President Trump called Stormy Daniels “Horseface” in a tweet denouncing her legal efforts against him as a “total con!” The tweet follows a judge’s ruling dismissing Daniels’ defamation lawsuit against Trump.
New York Times: “The president’s use of the term ‘horseface’ was jarring, even though he has previously used similar disparaging language to describe women who challenge him. But it could also prove problematic for Republicans facing female opponents in the upcoming midterm elections, now just weeks away.”
Rep. Chris Stewart (R-UT) condemned President Trump’s attack on Stormy Daniels’ appearance as “unpresidential” and “rude,” and lamented that the president’s behavior on Twitter undermines his accomplishments, The Hill reports. Said Stewart: “It’s not appropriate for anyone to call someone that under any circumstances.”
Rep. Ryan Costello (R-PA) also condemned President Trump, saying “To say this is unbecoming of any man, let alone the POTUS, is a vast understatement. And to say this enables teenage boys to feel they have a license to refer to girls with such names is obvious. It’s all very embarrassing.”
CNN anchor Brooke Baldwin told viewers that President Trump calling Stormy Daniels “horseface” was likely “a calculated move” to avoid responding to questions “over his own ties to the Saudis” amid questions about the disappearance of journalist Jamal Khashoggi, The Hill reports.
Said Baldwin: “Today as the president faces what one adviser calls the most consequential decision of his presidency, during his hours and hours and hours of executive time, the president of the United States decided to refer to a woman as a horseface… This appears to be a calculated move to get us talking about something else.”
Went to San Diego County last week to see how Democrats’ anti-corruption message is actually playing out on the ground.
— Tara Golshan (@taragolshan) October 15, 2018
“Fear paints a damning picture of Trump the human being. Who will soon forget Trump’s derisive comment that H. R. McMaster—whose life of service to the United States crimped his clothing budget—“dressed like a beer salesman”? Yet in the end it offers a remarkably forgiving assessment of Trump the president. The Trump presidency without the corruption, without the Russia entanglement, without the racism, without the abuse of women is hardly recognizable as the Trump presidency at all. There are worse offenses than messiness, after all.”
“Woodward approaches the Trump presidency as he has approached every other subject in his long and distinguished career. But the Trump presidency is something quite unlike anything anyone in Washington has seen before. Woodward’s access to that administration’s relatively normal figures—Cohn, Porter, Priebus, and their colleagues—actually erodes rather than enhances understanding of the administration’s actions. Their need to justify their own service to Trump compels them to minimize what Trump is and extenuate what he is doing. Woodward’s reliance upon them leads him to minimize and extenuate, too. If the only things we had to fear about the Trump administration were the stories told in Fear, Americans and the world could relax. Unfortunately, by relying on Trump’s enablers, America’s most legendary reporter has largely missed the biggest part of what they enabled.”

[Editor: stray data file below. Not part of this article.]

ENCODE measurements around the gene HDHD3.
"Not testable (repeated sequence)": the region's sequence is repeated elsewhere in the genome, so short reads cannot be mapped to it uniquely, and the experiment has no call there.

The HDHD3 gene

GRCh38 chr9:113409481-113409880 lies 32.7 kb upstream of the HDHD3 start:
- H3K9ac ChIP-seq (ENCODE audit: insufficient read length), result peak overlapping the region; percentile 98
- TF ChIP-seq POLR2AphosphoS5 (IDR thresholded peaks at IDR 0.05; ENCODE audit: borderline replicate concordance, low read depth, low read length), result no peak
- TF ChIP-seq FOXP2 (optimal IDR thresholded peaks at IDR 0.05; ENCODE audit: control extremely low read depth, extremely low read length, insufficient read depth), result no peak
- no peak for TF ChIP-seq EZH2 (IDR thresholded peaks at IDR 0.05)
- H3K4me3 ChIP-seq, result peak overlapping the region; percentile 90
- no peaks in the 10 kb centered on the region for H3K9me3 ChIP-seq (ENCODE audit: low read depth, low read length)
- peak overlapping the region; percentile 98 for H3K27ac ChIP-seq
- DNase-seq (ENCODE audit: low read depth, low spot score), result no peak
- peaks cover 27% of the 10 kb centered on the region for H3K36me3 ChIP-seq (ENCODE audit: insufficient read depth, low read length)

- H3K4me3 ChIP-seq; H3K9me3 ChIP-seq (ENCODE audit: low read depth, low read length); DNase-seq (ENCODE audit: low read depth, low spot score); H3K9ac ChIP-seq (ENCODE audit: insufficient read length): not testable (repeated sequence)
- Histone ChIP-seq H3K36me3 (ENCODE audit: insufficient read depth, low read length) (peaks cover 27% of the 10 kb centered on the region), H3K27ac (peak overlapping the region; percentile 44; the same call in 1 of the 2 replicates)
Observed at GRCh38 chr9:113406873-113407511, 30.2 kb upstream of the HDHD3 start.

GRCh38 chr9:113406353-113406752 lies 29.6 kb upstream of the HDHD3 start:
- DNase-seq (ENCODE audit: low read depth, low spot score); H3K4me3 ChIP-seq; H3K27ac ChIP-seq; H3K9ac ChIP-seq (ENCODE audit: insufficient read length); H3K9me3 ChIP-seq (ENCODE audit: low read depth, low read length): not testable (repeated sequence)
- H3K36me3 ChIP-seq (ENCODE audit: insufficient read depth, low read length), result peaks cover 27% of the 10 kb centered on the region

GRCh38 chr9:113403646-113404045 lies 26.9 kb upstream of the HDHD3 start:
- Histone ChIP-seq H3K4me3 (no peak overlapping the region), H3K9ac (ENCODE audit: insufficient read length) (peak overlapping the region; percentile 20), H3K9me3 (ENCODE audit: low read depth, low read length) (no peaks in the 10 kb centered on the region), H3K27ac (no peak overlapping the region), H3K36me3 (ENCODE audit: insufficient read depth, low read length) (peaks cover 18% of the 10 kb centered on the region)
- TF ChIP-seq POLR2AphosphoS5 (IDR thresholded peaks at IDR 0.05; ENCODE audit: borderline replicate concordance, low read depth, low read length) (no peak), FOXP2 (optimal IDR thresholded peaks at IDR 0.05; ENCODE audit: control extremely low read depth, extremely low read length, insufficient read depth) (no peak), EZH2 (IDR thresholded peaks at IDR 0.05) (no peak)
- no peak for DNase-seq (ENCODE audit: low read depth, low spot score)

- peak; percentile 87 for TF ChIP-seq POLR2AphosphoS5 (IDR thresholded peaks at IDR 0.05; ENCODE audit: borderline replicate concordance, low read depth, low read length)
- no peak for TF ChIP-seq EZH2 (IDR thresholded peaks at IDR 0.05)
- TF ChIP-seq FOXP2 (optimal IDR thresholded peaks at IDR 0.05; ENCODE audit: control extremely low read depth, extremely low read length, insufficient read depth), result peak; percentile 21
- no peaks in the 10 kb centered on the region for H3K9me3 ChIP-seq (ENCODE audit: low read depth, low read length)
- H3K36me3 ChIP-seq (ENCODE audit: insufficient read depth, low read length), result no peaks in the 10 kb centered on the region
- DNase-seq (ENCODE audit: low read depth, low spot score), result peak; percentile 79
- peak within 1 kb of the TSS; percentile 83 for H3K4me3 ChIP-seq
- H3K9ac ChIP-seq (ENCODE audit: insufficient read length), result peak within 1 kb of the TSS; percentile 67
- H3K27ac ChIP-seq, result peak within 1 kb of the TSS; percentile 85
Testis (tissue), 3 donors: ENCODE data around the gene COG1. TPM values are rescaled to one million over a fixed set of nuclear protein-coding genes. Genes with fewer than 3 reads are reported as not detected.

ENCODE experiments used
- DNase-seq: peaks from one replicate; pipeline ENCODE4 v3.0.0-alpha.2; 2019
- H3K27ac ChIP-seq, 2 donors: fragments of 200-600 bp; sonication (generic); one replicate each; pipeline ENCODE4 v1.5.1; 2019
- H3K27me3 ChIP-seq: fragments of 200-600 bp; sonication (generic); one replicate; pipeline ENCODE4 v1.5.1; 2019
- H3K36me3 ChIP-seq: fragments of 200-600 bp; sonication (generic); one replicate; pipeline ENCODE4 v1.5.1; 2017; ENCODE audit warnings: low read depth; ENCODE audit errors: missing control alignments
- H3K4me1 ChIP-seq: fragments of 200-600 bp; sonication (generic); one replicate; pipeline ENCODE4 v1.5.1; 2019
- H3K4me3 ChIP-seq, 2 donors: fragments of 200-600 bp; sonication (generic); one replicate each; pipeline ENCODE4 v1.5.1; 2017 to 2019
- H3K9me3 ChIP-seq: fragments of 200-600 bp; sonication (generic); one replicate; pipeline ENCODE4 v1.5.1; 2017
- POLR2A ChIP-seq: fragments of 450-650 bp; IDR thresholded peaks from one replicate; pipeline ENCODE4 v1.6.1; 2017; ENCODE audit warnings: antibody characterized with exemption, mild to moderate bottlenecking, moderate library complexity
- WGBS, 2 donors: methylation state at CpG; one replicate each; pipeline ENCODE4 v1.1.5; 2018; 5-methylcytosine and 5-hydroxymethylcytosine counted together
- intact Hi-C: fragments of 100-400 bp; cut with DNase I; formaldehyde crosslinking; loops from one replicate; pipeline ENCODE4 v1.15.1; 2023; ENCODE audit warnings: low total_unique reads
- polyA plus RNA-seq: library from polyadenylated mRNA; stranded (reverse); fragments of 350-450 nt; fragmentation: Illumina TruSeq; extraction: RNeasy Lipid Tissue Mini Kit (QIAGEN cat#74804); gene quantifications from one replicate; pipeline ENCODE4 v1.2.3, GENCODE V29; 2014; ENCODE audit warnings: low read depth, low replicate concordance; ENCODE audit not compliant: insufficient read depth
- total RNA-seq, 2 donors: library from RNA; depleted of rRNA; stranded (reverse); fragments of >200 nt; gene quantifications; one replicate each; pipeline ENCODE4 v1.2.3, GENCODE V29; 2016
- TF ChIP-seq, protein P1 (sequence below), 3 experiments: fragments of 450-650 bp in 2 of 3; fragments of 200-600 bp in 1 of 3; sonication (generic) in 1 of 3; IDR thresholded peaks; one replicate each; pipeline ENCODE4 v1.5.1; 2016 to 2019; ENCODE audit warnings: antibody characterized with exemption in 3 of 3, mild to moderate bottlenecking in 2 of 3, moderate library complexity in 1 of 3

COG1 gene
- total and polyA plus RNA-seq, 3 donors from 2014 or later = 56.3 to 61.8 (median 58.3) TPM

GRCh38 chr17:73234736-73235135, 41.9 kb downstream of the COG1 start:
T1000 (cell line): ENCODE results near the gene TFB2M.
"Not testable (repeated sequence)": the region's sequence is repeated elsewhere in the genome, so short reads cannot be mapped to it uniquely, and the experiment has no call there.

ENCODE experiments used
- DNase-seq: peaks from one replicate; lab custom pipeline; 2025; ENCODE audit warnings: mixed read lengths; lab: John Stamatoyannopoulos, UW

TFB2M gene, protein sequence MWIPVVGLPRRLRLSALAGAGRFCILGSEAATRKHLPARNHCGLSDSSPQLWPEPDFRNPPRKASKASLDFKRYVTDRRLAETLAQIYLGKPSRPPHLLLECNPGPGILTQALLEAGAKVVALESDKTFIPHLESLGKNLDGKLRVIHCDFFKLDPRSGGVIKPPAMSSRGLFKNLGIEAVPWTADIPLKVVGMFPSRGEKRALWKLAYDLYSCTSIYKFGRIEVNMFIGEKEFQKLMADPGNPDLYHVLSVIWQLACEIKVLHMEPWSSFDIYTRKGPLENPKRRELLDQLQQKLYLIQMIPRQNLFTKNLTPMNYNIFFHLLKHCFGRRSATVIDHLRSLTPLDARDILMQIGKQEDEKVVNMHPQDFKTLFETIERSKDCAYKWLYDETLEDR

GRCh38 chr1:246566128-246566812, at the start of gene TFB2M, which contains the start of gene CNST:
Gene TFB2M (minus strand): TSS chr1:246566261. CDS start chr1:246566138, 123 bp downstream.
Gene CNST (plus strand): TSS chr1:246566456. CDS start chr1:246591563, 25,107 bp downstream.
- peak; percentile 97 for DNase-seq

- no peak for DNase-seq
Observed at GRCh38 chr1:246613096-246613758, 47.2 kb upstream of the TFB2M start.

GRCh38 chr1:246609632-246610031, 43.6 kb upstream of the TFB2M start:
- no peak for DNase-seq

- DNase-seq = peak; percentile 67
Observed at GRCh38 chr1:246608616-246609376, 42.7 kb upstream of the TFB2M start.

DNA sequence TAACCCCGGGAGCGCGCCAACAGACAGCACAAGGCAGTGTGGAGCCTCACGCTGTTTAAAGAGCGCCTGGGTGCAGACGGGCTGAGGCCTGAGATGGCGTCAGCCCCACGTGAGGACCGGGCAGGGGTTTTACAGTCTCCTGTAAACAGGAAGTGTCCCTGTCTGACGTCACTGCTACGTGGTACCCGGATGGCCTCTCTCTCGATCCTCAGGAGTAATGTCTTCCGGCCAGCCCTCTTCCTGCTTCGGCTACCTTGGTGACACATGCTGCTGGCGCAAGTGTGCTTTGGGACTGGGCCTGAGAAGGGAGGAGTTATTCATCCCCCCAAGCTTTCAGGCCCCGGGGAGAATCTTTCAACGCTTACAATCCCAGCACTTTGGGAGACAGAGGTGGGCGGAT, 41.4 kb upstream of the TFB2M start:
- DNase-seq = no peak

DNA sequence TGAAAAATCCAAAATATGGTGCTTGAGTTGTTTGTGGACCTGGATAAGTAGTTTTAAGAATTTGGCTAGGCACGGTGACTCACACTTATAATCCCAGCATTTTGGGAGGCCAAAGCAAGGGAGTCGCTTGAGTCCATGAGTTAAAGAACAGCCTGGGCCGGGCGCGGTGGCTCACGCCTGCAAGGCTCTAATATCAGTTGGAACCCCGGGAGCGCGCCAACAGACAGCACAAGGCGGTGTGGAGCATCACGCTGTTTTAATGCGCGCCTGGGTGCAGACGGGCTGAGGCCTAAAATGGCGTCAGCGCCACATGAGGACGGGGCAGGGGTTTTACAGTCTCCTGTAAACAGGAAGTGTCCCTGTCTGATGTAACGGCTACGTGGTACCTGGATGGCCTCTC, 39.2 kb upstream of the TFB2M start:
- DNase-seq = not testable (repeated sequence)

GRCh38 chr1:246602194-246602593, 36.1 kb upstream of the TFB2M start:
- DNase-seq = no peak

— The New Republic (@newrepublic) October 15, 2018
Minnesota U.S. Senate candidate Karin Housley (R) compared then-first lady Michelle Obama to a “chimp” in 2009 Facebook post, the HuffPost reports. Housley is running against Sen. Tina Smith (D-MN).
Mike Allen: “President Trump has clearly soured on Defense Secretary Jim Mattis, and top Republicans and Democrats both tell me his departure would be particularly costly for the White House — and a disturbing sign for outsiders.”
Said one former aide: “His tone on Mattis is really striking. … Will be worth watching whether he’s just brushing him back and moving on, or if he launches a sustained effort to get him to quit.”
“And if Mattis departs on anything other than the most cordial terms, confirming a successor will be fraught. But here’s something aides may not have told the president: People who know Mattis tell me that he won’t stay around to be abused and humiliated like Attorney General Jeff Sessions has. If ‘Mad Dog’ Mattis, as Trump calls him, is convinced that the president is shorting his stock, the retired four-star Marine general could leave abruptly.”
If your denial is strong and firm, Trump will believe you. Provided he already wanted to. https://t.co/Eqd9RDvIXi
— Paul Waldman (@paulwaldman1) October 15, 2018
Politico: “Pennsylvania was the linchpin of Donald Trump’s 2016 victory, but it could be ground zero of Democrats’ 2018 comeback. Not only are the incumbent Democratic senator and governor prohibitive favorites to win reelection, but Democrats could also pick up as many as a half-dozen congressional seats — roughly a quarter of the seats the party needs nationwide to win back the House.”
“The Democratic Governors Association will announce today that it raised more than $100 million for the 2018 midterm cycle, with $22.2 million of it coming in September — the largest haul ever for an organization that sometimes struggles for attention during battles for the House and Senate,” the Washington Post reports.
— The New Republic (@newrepublic) October 16, 2018
“A number of Republicans running for governor or senator in Wisconsin, Michigan, Ohio and Pennsylvania, including several who hitched their wagon to Trump’s political movement, are behind in polls by double digits, a remarkable turnabout in swing states that were key to the president’s 2016 victory,” the Washington Post reports.
“If current polling averages hold, Democrats will maintain all their Senate seats in those states, pick up a handful of House seats and, in some cases, retake the governors’ mansions.”